Behind the symbol “Mother of the Universe” we have an experience similar to St. Francis of Assisi’s when he referred to the sun, the moon and creation as“brothers and sisters”. They come from the same source as human life, namely the same God. They are all God’s gifts, signs of God’s love and providence. These creatures are our brothers and sisters. With them and through them, Francis glorified and praised God.
In the psalms we are invited to praise and glorify God with all of creation (see Psalm 148; cf. Dan. 3:51-90). With and in the entire creation, human beings acknowledge God’s truth, kindness, and beauty, and return to God, who is greater and beyond all.
The challenge of our situation, social and ecological injustice, and the challenge of cultural and religious plurality require a certain spirituality, the one oriented to creation. History has come to realize that all of creation and cultures are mutually related. We need spirituality to choose life for all.
Moral Principles of Environment Sustainability
For the day of peace in 1990 Pope John Paul II delivered a very strong message about the ecological crisis and the need for joint responsibility in those matters. In the message we find very important moral theological considerations. Here are moral principles for preserving the environment:
The deepest foundation for the responsibility to preserve nature is respect of life. Greed destroys nature and the environment, as well as the life of humankind and other creatures. Ecological responsibility is the manifestation of responsibility for the present life and the life of future generations.
Respect for life requires relational-inclusive views of creation. This perspective unites all creation, human beings, animals, plants, and land with its biotic elements as inter-related realities. It requires responsibility to struggle for peace inclusively, including all of creation, to maintain and develop virtues, truth, and beauty, which come from and glorify God.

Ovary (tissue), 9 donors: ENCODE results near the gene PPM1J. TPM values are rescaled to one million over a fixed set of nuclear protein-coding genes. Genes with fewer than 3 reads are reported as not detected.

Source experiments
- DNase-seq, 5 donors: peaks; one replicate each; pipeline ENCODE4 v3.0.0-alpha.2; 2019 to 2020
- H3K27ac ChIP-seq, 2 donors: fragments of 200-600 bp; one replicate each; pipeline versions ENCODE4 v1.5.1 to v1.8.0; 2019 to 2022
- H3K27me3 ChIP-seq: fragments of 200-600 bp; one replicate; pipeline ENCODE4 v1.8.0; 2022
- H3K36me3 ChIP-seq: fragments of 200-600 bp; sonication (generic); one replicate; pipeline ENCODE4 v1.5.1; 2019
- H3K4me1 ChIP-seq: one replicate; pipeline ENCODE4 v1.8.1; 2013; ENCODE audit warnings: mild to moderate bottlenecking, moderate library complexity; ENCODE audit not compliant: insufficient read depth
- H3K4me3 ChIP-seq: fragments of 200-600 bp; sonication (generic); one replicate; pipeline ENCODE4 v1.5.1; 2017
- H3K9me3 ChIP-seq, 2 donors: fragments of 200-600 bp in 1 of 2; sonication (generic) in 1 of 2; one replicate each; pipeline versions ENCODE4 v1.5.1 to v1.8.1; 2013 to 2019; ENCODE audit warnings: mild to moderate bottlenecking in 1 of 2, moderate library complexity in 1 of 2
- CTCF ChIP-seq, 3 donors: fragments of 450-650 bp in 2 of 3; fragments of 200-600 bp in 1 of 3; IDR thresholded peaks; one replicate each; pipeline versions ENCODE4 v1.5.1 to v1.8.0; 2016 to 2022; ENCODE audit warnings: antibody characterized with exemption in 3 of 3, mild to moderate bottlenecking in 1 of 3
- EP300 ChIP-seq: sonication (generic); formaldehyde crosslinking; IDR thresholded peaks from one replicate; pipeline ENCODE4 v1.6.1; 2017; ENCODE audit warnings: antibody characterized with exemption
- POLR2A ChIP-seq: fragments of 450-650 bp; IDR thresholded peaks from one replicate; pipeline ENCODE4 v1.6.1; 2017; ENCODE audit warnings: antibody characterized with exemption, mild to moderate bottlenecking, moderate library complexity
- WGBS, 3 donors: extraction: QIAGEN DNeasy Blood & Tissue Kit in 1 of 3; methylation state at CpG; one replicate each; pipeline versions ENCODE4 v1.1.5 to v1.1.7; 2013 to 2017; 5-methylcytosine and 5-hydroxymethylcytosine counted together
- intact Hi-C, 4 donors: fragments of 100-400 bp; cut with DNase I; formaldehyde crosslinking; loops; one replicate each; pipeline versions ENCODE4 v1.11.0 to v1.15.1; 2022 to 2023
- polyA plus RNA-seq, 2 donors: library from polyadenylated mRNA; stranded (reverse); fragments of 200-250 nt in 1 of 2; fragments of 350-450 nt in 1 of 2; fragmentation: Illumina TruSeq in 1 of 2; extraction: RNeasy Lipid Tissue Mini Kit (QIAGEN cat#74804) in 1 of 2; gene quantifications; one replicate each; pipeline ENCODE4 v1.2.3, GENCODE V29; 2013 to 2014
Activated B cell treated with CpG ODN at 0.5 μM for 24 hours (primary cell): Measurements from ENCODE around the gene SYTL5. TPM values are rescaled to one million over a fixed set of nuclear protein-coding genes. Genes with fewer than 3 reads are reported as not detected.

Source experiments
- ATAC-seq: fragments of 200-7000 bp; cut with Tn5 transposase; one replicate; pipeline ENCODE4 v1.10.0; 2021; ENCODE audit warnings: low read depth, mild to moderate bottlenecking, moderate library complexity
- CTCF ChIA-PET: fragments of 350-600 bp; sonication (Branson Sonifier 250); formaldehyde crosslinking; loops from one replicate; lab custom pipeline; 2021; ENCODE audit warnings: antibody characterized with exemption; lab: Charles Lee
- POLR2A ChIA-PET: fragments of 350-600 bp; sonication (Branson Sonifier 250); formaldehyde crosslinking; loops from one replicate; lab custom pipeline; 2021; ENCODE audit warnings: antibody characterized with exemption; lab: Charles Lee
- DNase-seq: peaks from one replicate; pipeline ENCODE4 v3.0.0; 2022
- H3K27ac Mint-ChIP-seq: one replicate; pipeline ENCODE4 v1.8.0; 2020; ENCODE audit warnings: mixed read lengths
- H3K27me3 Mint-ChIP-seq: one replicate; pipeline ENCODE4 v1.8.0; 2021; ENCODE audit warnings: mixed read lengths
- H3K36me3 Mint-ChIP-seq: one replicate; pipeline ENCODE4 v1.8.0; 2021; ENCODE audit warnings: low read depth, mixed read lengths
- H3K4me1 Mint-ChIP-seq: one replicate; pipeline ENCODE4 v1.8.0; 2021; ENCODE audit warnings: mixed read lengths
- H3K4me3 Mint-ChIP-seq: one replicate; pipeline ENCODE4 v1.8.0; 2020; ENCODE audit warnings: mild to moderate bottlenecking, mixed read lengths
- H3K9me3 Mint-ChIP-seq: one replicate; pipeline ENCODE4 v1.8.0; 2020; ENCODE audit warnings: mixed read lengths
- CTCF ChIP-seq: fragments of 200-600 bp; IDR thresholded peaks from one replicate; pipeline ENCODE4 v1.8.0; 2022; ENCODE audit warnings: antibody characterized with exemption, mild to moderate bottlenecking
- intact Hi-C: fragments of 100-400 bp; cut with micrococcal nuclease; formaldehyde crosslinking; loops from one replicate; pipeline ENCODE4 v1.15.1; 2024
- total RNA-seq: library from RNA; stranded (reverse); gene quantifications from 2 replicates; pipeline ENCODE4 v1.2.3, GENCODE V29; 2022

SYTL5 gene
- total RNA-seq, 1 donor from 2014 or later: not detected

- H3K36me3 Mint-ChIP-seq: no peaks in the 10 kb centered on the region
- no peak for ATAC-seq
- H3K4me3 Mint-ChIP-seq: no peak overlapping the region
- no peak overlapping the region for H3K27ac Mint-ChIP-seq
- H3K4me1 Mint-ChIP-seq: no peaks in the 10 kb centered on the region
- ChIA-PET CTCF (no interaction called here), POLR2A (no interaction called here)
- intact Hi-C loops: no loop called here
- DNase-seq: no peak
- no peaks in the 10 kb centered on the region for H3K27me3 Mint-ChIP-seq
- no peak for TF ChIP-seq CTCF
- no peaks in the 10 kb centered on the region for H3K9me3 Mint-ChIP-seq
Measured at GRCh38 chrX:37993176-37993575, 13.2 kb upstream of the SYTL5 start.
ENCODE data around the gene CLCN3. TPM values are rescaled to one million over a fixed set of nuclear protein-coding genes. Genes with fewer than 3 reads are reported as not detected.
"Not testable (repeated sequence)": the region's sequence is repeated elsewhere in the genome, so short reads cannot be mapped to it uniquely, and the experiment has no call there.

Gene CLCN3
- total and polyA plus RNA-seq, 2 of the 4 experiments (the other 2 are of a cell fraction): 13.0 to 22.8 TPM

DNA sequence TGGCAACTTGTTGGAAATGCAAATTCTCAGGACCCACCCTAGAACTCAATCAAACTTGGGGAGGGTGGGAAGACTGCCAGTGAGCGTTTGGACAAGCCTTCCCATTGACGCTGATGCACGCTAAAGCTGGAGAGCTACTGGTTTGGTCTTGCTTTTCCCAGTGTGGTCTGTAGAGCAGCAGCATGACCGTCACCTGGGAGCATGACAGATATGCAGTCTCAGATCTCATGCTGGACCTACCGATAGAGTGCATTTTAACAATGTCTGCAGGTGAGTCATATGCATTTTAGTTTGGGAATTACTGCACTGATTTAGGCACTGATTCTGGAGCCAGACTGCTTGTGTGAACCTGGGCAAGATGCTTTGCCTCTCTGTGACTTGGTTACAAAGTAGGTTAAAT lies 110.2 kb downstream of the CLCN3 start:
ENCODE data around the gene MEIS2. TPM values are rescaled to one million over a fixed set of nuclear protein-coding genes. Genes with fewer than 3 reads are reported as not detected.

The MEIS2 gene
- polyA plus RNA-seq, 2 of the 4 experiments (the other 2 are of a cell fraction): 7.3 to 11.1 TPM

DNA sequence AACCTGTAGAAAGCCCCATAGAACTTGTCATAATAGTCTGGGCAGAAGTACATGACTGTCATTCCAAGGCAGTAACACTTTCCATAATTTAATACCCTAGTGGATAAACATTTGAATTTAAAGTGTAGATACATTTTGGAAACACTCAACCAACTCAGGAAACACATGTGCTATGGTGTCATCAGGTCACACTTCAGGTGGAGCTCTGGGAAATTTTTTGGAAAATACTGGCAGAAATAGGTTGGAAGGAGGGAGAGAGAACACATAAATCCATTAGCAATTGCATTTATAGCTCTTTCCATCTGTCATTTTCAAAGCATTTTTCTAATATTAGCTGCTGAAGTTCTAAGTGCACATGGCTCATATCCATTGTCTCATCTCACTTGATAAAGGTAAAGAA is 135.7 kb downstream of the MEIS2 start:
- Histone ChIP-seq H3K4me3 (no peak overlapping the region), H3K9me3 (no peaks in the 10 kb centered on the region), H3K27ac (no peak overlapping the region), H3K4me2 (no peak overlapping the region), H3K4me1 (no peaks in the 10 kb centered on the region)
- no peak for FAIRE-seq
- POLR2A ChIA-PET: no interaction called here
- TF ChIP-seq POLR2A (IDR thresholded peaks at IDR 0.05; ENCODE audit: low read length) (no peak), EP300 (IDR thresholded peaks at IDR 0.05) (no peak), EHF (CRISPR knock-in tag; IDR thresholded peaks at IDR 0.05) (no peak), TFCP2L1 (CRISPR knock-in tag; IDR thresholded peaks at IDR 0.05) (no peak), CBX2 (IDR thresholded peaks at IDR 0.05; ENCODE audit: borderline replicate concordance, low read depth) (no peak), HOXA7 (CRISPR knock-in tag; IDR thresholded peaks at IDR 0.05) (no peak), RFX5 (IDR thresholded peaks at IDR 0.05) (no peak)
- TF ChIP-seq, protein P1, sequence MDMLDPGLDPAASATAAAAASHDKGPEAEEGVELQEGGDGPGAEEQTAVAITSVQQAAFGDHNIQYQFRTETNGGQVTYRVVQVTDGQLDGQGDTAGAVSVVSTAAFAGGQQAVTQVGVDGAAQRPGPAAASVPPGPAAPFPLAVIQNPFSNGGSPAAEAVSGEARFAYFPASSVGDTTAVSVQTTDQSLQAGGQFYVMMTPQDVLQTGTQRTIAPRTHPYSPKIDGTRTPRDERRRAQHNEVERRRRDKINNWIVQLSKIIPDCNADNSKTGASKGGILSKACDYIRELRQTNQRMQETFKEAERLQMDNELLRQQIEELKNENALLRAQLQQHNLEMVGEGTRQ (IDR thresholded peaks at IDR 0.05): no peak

Concern for creation requires solidarity among all people. The wealth of creation does not justify accumulation of wealth for the few. From this ecological perspective, preferential option for the poor should be emphasized again. Struggling for ecological justice cannot be separated from struggling for social justice. The option for the poor and the option for life become one. Considering the global and international extent of this problem, national and international solidarity is required because both the destruction of the environment and structural poverty are related to global world structures.
With regard to this concern, it is important to cultivate and care for the agricultural land. In Indonesia, a concrete manifestation of this ecological responsibility can be seen among farmers united in the “Farmers’ Association for International Food Day”. Among the efforts of the farmers to develop social-ecological responsibility is, organic farming. By emphasizing the use of composite fertilizer and using chemical fertilizer only as an addition, the dependence on dealers of chemical fertilizers can be reduced and the natural fertility of the land, which will be needed by their grandchildren and future generations, is preserved.
Ecological problems also require serious attention to life styles. Consumerism on one hand and indifference to environmental destruction on the other are irresponsible life styles. Respect for life requires an option for a simple life, which recognizes the limits of consumption and shows sensitivity to self-restraint.
In this entire complex and difficult movement, education on environmental responsibility is urgent. The importance of this ecological education goes hand in hand with the education of, for and with the poor. Respect for life and a taste of beauty should be fostered and developed as early as possible in the education of children.
Finally, the role of the faith community with its tradition needs to be specifically mentioned. Teachings, which interpret the reality and direct life as well as the entire faith tradition require a new interpretation, reformulation and new realization. This does not mean that past teachings were wrong.
(4) In a poor village a factory will be built with the support of the local government because there is a lot of local unemployment. The factory promises to employ local people. Of course the unemployed people are happy. However, many people in the village do not agree with the plan. They have heard about pollution caused by similar factories in other places. The local water will become not only dirty, but undrinkable and it will cause skin irritation if used for bathing.